PROVIDENCE — Chemical manufacturers profit on the fear of fire by concocting chemical compounds that are flame-resistant. They lobby industry groups and fire marshals, who don’t want to be seen as soft on fire prevention, to advocate for the use of these flame retardants, most of which are added to computer plastics, upholstered furniture and cushions before their impacts are properly studied.
These companies — which are beholden to shareholders, not necessarily the public good — their lobbyists and special interest groups comfort citizens by telling them that flame-retardant mattresses and pillows allow for a better night’s sleep. However, they routinely fail to mention that flame-retardant compounds have been found in mothers’ breast milk, house dust and human blood.
Spokesmen from industry-funded organizations discredit studies that have linked some flame retardants to cancer, thyroid disease, reproductive problems and child autism by claiming the results are exaggerated and/or not scientifically valid.
Flame retardants go by a variety of scientific names, most notably polybrominated diphenyl ethers, or PBDEs. Some are legal for use in all consumer products. Others are known to be toxic and banned from certain products, such as children’s pajamas, but still are poured into things as varied as electronics, clothing, upholstery and commercial textiles, according to the Massachusetts-based Silent Spring Institute.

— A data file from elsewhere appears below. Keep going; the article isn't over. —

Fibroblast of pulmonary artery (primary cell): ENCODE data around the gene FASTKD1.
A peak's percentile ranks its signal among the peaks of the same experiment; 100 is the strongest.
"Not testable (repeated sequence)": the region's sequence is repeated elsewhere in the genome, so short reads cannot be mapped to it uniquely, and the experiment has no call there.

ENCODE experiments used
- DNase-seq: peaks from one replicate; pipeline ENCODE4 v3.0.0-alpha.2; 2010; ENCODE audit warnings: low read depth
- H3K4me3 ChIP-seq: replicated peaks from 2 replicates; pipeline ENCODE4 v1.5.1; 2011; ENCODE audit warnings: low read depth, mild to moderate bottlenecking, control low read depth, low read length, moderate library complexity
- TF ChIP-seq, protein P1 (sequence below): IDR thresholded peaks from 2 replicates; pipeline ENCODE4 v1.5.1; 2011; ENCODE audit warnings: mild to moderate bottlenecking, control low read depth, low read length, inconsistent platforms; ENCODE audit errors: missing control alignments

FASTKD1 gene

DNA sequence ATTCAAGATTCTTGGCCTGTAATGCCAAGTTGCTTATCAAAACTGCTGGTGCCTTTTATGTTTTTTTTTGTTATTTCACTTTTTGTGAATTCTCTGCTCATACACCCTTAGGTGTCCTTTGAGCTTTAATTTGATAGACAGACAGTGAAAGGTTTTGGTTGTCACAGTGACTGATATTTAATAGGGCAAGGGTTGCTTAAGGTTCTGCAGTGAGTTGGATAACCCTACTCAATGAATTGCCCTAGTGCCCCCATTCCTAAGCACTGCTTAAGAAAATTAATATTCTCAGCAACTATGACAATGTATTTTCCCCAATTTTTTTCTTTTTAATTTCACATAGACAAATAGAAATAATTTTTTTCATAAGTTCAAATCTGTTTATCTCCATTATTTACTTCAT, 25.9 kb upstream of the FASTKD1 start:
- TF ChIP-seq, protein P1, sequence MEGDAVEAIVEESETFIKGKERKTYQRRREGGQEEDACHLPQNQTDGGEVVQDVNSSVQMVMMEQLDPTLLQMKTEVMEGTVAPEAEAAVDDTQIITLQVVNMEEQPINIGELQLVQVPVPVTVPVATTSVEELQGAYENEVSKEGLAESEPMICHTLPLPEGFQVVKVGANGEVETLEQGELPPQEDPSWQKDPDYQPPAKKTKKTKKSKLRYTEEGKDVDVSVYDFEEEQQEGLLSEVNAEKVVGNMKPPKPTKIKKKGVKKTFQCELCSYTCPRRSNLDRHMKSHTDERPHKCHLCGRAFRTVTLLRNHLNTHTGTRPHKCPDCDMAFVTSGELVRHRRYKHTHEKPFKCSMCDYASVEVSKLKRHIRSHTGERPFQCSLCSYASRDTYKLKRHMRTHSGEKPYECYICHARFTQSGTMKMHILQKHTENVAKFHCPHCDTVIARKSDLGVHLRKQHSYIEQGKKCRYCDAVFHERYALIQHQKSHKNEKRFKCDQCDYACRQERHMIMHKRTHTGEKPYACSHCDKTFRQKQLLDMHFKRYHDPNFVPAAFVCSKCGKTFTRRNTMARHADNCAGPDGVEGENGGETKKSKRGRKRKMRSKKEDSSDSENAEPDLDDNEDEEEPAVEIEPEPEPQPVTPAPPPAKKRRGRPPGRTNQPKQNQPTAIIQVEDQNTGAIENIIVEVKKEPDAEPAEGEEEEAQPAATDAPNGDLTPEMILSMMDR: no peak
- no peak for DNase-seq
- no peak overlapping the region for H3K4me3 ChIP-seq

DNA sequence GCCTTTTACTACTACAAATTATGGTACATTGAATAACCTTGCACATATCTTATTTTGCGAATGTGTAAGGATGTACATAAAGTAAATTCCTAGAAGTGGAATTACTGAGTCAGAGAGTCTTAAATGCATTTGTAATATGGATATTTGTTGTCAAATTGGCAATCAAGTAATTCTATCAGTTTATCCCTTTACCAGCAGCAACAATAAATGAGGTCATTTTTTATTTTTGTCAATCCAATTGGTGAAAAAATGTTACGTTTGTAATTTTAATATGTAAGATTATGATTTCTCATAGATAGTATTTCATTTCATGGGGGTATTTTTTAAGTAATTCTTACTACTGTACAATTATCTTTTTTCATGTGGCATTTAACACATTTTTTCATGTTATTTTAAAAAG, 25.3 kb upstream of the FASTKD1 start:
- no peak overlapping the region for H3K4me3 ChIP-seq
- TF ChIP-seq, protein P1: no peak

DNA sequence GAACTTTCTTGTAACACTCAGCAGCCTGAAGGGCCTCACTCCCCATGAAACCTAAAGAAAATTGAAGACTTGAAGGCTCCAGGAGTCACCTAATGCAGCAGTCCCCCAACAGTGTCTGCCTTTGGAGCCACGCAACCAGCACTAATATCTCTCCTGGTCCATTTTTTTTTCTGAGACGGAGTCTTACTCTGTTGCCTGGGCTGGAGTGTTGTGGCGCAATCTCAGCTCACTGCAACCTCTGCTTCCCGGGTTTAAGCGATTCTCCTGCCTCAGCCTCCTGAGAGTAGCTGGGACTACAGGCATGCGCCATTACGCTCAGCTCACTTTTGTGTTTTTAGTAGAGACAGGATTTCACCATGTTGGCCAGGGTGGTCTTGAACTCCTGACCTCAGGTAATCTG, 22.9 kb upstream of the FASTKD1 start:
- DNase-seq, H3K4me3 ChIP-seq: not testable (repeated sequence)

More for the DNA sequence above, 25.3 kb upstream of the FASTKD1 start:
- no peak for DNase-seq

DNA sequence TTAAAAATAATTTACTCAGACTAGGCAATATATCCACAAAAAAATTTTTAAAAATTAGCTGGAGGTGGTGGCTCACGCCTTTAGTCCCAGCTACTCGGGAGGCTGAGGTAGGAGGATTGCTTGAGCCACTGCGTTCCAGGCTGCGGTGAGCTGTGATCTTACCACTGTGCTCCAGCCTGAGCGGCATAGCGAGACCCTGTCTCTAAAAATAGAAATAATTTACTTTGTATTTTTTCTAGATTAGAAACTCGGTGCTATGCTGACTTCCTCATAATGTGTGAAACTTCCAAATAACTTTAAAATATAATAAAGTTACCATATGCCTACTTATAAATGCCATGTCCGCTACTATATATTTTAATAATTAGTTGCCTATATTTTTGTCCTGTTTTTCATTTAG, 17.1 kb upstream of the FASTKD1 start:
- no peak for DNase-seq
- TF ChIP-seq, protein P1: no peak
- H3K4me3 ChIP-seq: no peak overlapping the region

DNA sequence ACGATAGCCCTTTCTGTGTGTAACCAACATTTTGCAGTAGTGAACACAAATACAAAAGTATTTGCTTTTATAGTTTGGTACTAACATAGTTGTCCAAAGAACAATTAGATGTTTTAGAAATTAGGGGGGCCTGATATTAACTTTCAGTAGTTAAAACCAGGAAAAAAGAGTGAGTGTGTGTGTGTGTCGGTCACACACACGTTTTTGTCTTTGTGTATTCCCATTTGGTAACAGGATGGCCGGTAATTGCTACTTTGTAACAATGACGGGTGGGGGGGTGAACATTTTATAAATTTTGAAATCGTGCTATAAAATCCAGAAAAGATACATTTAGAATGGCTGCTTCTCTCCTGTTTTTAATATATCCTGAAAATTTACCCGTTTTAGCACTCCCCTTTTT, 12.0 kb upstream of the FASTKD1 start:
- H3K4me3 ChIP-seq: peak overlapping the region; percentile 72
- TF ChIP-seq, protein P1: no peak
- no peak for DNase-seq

Brown University professor of sociology Phil Brown has spent nearly a decade monitoring the use of flame retardants. Last year, Brown and the Silent Spring Institute received a three-year grant for $432,676 to study, among other things, the history of flame-retardant use.
Brown finds the topic both interesting and disturbing. “We ban one type of PBDE and then quickly move onto replacement chemicals that we don’t know much about and what they could do to the environment,” he said.
There are 175 types of flame retardants, according to Alissa Cordner, a Brown University graduate student who is working with Phil Brown on the study. And the chemical industry, they noted, isn’t required to release the makeup of its manmade products.
“We want to find out how and why flame retardants became such a popular chemical,” Cordner said.
Since the 1970s, when cancer-causing PCBs, another family of manmade organic chemicals, were on their way to being banned, flame retardants have been added to a variety of consumer products — from electronics and carpets to plastics and polyurethane foam. PBDEs are persistent pollutants that are ever-present in the environment and accumulate in the fat of wildlife, pets and humans.
But even as one PBDE combination is banned — the main flame retardant in children’s pajamas, tris (2,3-dibromopropyl) phosphate, for example, was banned in the late ’70s because it is a carcinogen — others are introduced without knowing the impact on human health. The research Brown and Cordner are conducting aims at finding out how scientific data about flame retardants is being used and how this information could be utilized to create public policy.